In light of such research findings, it is particularly alarming that specialist mental health support available in the area is very limited, with a few groups, including Art Refuge UK and Médecins du Monde, working relentlessly to provide a minimum of mental health support and increase the resilience among the hundreds of individuals circulating in the area. As mental health experts with decades of experience within the NHS and other contexts, Art Refuge UK’s team is increasingly worried by the sustained decline in people’s mental health, witnessing that many now appear to have reached the point of distressing exhaustion. The local hospital rarely accepts anyone without asylum or an ongoing asylum claim in France, which means that state psychiatric support, is entirely inaccessible to some of those who may be in greatest need. This denial of help poses a potential risk to the individuals themselves, as well as those in their surroundings.

Ventimiglia- Survivors of violence in Libya (Photo: Samer Mustafa)

Meanwhile, at a third location, the French-Italian border in Ventimiglia, most individuals in displacement have entered Europe via Libya, where conditions are well known to be nothing short of atrocious. During a Refugee Rights Europe research study in August 2017, 17.1% out of 150 respondents described their health problem as a mental health issue rather than a physical ailment. Alarmingly, only 14.5% of those with a health problem had been able to access support. Amongst those who recounted traumatic experiences in Libya was a Sudanese man, who explained that he had lost his brother on the sea when a vessel sank, and had also witnessed an infant being shot by Libyans whilst in the vessel in his mother’s arms. A further respondent said he was feeling unwell because he had bad memories of seeing hundreds of fellow refugees shot dead in Libya. He explained that there had been some 450 of them to begin with, but only he and some 70 others made it out alive. Meanwhile, a Sudanese minor had been hung by his fingers for an extended period by Libyan traffickers and showed his disfigured fingers to the research team.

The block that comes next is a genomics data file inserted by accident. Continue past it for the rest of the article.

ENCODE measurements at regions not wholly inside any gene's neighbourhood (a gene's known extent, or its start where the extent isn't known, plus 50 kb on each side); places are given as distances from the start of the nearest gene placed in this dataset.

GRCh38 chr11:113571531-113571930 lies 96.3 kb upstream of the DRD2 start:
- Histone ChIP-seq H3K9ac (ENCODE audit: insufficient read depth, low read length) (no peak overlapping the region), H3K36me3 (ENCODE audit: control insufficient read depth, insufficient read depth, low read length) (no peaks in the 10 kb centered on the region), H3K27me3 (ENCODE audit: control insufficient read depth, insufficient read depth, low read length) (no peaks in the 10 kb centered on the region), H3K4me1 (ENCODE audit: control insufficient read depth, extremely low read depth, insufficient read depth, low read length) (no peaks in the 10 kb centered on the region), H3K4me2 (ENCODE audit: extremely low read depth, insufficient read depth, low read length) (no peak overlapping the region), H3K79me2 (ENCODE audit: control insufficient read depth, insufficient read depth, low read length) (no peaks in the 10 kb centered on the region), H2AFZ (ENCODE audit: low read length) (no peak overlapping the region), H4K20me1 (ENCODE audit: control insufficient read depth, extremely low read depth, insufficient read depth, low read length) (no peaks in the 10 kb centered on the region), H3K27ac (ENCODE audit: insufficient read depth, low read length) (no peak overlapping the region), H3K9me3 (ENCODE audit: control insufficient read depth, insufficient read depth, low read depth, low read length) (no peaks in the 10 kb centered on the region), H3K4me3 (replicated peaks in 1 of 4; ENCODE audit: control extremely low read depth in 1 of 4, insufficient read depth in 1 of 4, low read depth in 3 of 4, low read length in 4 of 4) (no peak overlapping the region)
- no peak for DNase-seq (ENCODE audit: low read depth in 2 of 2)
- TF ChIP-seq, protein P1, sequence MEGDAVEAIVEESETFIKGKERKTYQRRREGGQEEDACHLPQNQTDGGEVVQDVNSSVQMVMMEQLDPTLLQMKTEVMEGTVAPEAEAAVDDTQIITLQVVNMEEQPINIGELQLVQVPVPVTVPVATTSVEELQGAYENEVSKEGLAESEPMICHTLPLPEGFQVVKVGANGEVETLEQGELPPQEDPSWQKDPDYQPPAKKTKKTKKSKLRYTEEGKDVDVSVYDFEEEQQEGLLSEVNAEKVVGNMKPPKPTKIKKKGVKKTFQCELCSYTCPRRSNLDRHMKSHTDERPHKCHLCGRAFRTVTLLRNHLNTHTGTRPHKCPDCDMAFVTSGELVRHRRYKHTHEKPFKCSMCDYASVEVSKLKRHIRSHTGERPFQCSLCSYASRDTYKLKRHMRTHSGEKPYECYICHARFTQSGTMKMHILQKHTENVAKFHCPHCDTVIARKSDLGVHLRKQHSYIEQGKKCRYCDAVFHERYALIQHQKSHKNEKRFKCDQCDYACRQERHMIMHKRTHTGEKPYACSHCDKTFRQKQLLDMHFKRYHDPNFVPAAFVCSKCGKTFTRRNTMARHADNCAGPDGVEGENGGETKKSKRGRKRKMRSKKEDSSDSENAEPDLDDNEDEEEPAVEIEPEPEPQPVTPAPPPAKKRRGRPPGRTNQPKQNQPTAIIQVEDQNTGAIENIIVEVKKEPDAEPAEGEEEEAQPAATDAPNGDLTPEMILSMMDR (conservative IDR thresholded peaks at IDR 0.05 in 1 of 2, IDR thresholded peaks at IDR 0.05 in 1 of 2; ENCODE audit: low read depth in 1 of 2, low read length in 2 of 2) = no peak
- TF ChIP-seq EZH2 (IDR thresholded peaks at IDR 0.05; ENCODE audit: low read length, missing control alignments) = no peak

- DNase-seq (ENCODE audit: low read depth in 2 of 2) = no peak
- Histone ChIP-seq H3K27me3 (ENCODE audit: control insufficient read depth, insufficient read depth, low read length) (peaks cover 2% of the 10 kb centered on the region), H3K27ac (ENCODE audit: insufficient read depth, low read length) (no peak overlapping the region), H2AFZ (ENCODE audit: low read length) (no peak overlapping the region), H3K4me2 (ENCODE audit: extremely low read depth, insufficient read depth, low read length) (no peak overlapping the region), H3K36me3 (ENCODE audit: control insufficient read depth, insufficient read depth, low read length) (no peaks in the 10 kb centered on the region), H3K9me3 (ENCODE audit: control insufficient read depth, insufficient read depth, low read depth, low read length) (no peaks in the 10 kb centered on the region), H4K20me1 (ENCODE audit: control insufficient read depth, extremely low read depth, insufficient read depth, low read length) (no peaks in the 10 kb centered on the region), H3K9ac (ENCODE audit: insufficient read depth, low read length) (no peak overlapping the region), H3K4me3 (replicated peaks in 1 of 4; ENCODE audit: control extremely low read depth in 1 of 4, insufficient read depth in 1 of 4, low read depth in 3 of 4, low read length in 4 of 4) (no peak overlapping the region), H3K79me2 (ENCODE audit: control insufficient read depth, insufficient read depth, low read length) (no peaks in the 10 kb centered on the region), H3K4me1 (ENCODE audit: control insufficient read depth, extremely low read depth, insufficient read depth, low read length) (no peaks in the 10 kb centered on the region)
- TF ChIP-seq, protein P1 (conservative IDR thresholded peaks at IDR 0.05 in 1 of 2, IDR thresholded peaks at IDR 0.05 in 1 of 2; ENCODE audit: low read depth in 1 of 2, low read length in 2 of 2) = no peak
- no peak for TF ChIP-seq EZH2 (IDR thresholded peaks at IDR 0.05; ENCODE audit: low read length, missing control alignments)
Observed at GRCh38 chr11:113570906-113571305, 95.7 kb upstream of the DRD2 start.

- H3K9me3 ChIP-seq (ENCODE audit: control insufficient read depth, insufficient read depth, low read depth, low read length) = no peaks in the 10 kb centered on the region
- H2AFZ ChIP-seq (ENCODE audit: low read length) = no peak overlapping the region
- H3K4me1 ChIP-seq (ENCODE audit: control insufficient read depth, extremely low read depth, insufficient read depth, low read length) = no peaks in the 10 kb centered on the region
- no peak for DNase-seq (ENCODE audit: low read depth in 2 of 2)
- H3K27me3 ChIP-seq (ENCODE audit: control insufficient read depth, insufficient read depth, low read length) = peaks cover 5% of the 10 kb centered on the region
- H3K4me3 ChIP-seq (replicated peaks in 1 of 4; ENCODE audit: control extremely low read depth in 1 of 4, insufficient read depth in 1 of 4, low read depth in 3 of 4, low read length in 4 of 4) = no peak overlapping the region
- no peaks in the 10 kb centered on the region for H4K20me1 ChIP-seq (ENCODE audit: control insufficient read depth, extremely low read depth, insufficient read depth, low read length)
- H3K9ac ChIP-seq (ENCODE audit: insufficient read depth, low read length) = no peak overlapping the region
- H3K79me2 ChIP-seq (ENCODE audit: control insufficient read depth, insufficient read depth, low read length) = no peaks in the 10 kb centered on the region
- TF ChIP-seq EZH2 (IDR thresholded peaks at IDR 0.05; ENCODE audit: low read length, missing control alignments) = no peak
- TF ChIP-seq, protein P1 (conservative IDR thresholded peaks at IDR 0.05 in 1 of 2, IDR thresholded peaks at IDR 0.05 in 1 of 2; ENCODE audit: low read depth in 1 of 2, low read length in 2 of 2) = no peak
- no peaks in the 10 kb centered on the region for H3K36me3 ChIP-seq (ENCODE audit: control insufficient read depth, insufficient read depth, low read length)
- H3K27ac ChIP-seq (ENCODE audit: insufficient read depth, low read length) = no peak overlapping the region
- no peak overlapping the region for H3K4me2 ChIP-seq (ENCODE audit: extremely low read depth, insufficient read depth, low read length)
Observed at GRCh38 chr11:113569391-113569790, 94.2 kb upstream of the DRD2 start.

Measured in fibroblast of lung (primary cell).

Similarly, Art Refuge UK regularly hears of accounts from Libya among the displaced people they work with. Recently young men who attend the charity’s activities have spoken about witnessing others being filmed while having petrol thrown over them, and needing to beg their families for a ransom over the phone. One young man in the past week has said he would have been shot if his family did not agree to raise the money that was being demanded from him.  In such a manner, the displaced people in transit across Europe tell stories of the prisons they have survived, the ransom deals they have managed to handle, the boat trips they have survived, and the violent borders they have crossed. Having lived through such unfathomable experiences, it is of utmost importance that individuals receive the respect, as well as medical and mental health support they need to recover and heal, yet these individuals currently find themselves unable to access safety, sanctuary and support in Europe.

As is true for all demographic groups in society, untreated mental health problems risk causing long-term damage on the individuals themselves, whilst it could also lead to serious societal repercussions in the worst of cases. In Calais, Art Refuge UK warns that the systematic abuse witnessed in the area has inevitably increased levels of depression, anger, anxiety and aggression. Meanwhile in the UK, three young Eritrean boys have taken their own lives since November last year, highlighting the acute dangers of self-harm resulting from untreated mental health problems and lack of support available to individuals who are struggling to re-establish home for themselves after experiences of sustained danger and uncertainty.

There is thus an acute need to ensure more adequate attention to mental health, which ought to lie at the heart of the European refugee response in order to create a safer environment for refugees and European host communities alike. The declining mental health among displaced people is evidently a widespread yet largely overlooked crisis, which requires a concerted and cross-sectoral effort between actors to prevent current and future damage to individuals and communities across the continent.

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How to cite this blog post (Harvard style) 

Lloyd, B., Usiskin, M., Press, N. and Welander, M. (2018) Mental Health in Displacement – A Widespread Yet Largely Overlooked Crisis. Available at: https://www.law.ox.ac.uk/research-subject-groups/centre-criminology/centreborder-criminologies/blog/2018/10/mental-health (Accessed [date]).